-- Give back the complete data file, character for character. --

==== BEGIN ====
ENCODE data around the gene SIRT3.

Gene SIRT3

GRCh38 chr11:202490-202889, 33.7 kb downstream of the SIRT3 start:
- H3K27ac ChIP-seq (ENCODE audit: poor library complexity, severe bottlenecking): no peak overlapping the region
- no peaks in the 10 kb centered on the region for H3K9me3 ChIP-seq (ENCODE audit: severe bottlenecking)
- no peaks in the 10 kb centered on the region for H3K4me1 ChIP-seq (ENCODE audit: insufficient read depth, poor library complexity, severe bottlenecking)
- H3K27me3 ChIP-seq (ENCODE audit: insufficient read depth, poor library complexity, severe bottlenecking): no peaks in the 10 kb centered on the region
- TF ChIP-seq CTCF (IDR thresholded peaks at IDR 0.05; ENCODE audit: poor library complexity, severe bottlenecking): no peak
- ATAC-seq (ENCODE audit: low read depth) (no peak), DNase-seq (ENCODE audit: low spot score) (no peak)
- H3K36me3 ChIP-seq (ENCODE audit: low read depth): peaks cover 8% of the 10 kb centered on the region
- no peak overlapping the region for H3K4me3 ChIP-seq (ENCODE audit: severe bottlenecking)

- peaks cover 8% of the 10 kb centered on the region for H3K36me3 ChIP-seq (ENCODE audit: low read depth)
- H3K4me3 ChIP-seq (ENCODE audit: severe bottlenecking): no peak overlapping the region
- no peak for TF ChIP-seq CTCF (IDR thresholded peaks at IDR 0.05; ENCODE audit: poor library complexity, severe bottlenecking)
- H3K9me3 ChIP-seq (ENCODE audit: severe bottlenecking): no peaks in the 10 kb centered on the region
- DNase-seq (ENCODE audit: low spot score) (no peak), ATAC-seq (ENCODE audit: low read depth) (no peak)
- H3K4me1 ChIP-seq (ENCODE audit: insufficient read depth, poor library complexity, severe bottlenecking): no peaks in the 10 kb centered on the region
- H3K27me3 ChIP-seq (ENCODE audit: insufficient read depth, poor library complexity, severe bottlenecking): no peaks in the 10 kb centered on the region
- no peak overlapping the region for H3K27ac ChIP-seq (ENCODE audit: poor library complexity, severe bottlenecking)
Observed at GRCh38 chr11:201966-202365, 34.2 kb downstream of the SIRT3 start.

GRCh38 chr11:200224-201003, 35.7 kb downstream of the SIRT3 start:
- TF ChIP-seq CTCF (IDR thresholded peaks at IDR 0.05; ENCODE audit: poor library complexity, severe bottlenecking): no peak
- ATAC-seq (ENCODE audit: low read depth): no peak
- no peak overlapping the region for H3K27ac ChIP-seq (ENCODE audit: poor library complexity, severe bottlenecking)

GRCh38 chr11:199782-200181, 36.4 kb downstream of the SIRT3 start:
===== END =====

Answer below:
ENCODE data around the gene SIRT3.

Gene SIRT3

GRCh38 chr11:202490-202889, 33.7 kb downstream of the SIRT3 start:
- H3K27ac ChIP-seq (ENCODE audit: poor library complexity, severe bottlenecking): no peak overlapping the region
- no peaks in the 10 kb centered on the region for H3K9me3 ChIP-seq (ENCODE audit: severe bottlenecking)
- no peaks in the 10 kb centered on the region for H3K4me1 ChIP-seq (ENCODE audit: insufficient read depth, poor library complexity, severe bottlenecking)
- H3K27me3 ChIP-seq (ENCODE audit: insufficient read depth, poor library complexity, severe bottlenecking): no peaks in the 10 kb centered on the region
- TF ChIP-seq CTCF (IDR thresholded peaks at IDR 0.05; ENCODE audit: poor library complexity, severe bottlenecking): no peak
- ATAC-seq (ENCODE audit: low read depth) (no peak), DNase-seq (ENCODE audit: low spot score) (no peak)
- H3K36me3 ChIP-seq (ENCODE audit: low read depth): peaks cover 8% of the 10 kb centered on the region
- no peak overlapping the region for H3K4me3 ChIP-seq (ENCODE audit: severe bottlenecking)

- peaks cover 8% of the 10 kb centered on the region for H3K36me3 ChIP-seq (ENCODE audit: low read depth)
- H3K4me3 ChIP-seq (ENCODE audit: severe bottlenecking): no peak overlapping the region
- no peak for TF ChIP-seq CTCF (IDR thresholded peaks at IDR 0.05; ENCODE audit: poor library complexity, severe bottlenecking)
- H3K9me3 ChIP-seq (ENCODE audit: severe bottlenecking): no peaks in the 10 kb centered on the region
- DNase-seq (ENCODE audit: low spot score) (no peak), ATAC-seq (ENCODE audit: low read depth) (no peak)
- H3K4me1 ChIP-seq (ENCODE audit: insufficient read depth, poor library complexity, severe bottlenecking): no peaks in the 10 kb centered on the region
- H3K27me3 ChIP-seq (ENCODE audit: insufficient read depth, poor library complexity, severe bottlenecking): no peaks in the 10 kb centered on the region
- no peak overlapping the region for H3K27ac ChIP-seq (ENCODE audit: poor library complexity, severe bottlenecking)
Observed at GRCh38 chr11:201966-202365, 34.2 kb downstream of the SIRT3 start.

GRCh38 chr11:200224-201003, 35.7 kb downstream of the SIRT3 start:
- TF ChIP-seq CTCF (IDR thresholded peaks at IDR 0.05; ENCODE audit: poor library complexity, severe bottlenecking): no peak
- ATAC-seq (ENCODE audit: low read depth): no peak
- no peak overlapping the region for H3K27ac ChIP-seq (ENCODE audit: poor library complexity, severe bottlenecking)

GRCh38 chr11:199782-200181, 36.4 kb downstream of the SIRT3 start: